This is the first case report to test the efficacy of computer-generated virtual reality (VR) for the treatment of acrophobia (fear of heights). The subject was a 19-year-old undergraduate student with a fear of heights, particularly of elevators. Twice weekly, sessions were conducted for 3 weeks, for a total of 5 sessions. Outcome was assessed on measures of anxiety, avoidance, attitude, distress, and included a behavioral avoidance test. VR graded exposure was successful in reducing fears of heights. VR graded exposure is proposed as a new medium for exposure therapy.
This comprehensive volume provides up-to-date information on the 3 main types of phobic disorder: panic disorder and agoraphobia, social phobia, and specific phobia. The book integrates current research findings with practical recommendations for diagnosis and treatment. For each disorder, clinicians will find guidelines for assessment, including diagnostic interviews, behavioral assessments, symptom diaries, and standardized self-report measures that are highly useful for differential diagnosis and treatment planning. The authors present flexible and detailed treatment protocols for each disorder that include session frequency and duration, sequencing of cognitive and behavioral strategies, bibliotherapy, homework, and monitoring forms for tracking patient progress. Basic principles of exposure-based treatment and social skills training and the most effective cognitive techniques are described, illuminated by sample therapist–patient dialogue and troubleshooting tips. A chapter on the most commonly used medications, side effects, issues related to dosage, and strategies for discontinuing medication is included. (PsycINFO Database Record (c) 2012 APA, all rights reserved)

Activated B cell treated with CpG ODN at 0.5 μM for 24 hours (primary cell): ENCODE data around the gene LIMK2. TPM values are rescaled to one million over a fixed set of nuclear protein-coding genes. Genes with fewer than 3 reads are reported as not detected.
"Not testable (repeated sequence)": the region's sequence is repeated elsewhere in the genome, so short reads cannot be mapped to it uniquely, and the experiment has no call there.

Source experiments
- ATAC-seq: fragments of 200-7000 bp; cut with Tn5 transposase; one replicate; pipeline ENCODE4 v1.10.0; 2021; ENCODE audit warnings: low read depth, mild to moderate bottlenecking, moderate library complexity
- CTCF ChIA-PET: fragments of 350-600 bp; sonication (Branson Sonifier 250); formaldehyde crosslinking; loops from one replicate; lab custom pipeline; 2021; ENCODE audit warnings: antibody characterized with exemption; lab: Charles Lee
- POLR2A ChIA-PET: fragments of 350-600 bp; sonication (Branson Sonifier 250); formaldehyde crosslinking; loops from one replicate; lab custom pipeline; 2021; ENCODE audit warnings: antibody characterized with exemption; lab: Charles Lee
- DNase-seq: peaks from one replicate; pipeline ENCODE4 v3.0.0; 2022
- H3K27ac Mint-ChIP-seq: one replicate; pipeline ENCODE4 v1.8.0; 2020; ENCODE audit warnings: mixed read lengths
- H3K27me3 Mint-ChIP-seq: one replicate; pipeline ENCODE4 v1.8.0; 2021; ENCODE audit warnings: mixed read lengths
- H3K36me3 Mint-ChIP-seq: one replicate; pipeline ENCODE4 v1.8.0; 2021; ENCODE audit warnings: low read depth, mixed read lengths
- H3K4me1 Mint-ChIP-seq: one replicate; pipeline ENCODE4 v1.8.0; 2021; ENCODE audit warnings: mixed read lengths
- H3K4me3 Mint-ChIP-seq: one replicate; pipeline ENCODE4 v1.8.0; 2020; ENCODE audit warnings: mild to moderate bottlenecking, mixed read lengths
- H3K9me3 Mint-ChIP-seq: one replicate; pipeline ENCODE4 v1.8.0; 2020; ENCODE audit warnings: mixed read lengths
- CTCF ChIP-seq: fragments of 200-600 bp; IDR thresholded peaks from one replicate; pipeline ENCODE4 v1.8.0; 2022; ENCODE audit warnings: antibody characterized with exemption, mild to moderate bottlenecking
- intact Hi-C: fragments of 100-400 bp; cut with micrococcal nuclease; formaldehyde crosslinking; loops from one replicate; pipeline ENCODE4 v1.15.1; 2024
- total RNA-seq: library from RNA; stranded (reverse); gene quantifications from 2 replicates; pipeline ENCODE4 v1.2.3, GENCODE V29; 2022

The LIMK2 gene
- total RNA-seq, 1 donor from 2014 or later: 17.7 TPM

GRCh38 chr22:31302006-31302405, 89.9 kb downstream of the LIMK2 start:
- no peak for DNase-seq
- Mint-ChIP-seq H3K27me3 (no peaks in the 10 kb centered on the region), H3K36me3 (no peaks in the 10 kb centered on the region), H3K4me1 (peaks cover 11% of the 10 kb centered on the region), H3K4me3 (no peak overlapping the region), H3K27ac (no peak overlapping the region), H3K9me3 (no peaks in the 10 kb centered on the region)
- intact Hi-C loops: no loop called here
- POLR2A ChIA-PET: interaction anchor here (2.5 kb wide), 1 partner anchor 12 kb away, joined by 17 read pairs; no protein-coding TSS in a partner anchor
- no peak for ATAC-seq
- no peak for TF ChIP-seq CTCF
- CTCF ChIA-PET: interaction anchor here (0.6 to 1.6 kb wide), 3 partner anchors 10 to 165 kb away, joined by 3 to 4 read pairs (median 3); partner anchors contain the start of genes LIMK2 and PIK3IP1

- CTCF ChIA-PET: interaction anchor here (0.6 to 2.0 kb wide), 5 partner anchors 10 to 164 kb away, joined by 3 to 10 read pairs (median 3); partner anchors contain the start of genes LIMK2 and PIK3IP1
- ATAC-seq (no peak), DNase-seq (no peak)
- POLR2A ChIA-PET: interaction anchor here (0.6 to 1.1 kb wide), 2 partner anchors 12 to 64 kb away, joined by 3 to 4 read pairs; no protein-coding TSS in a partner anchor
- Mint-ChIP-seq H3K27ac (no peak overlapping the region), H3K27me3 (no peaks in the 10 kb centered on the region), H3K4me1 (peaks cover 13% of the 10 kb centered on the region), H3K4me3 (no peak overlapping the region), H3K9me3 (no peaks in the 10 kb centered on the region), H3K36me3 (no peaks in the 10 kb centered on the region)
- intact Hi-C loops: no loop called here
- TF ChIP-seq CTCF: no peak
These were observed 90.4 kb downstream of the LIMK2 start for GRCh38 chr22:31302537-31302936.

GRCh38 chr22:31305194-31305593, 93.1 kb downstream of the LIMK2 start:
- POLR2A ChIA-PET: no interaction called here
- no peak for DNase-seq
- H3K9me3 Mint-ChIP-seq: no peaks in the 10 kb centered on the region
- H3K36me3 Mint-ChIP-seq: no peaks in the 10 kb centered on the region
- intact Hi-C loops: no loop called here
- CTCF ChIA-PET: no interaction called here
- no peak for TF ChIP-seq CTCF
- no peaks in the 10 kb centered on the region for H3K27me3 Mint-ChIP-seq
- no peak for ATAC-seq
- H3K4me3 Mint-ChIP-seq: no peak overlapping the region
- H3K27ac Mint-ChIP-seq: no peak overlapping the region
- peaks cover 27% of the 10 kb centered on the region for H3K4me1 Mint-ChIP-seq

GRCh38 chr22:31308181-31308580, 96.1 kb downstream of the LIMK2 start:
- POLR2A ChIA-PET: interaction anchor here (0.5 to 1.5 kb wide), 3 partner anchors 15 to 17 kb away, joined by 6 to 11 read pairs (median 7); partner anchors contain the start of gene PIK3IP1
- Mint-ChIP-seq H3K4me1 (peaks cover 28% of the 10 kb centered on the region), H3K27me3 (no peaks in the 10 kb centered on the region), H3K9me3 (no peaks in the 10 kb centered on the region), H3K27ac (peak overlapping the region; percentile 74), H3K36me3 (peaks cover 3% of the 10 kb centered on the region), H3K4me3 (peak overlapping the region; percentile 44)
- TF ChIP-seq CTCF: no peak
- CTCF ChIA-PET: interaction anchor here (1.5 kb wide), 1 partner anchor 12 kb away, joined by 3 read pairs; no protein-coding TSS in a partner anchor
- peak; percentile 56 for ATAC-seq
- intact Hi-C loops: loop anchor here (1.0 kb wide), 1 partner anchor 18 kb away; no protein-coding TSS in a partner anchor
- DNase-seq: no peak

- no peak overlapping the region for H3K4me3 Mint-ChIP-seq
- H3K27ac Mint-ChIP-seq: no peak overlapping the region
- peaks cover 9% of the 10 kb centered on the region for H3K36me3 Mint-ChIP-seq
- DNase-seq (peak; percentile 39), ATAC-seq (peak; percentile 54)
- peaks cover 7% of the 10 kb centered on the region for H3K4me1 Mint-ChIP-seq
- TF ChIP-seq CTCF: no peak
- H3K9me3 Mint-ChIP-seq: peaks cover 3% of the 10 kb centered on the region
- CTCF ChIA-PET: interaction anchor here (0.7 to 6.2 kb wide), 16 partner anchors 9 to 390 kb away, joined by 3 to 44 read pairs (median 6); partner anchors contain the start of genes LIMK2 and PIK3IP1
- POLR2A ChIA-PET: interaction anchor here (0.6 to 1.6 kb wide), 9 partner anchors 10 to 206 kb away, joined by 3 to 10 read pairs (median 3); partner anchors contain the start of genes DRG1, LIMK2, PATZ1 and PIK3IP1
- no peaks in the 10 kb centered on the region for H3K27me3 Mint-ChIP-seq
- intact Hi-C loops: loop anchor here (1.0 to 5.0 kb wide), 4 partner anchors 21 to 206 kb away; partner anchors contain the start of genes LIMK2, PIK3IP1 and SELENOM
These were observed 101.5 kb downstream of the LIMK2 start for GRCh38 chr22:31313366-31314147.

The effectiveness of two hypothesized change mechanisms in cognitive therapy was investigated: logical analysis and empirical hypothesis testing. Thirty-eight spider phobics, as determined by performance on a behavioral avoidance test, were randomly assigned to either one of these two conditions or to a no-treatment control condition. Subjects participated in three group sessions. Outcome phobia questionnaire data suggested that both mechanisms produced desirable changes in a short period of time, with stronger evidence that logical analysis was superior to the control. Outcome from the behavior avoidance test and self-efficacy ratings failed to reach statistical significance but the trends were in the direction of positive change. Results are discussed in terms of the tripartite response dessynchrony hypothesis. Suggestions for future process research in cognitive therapy are provided.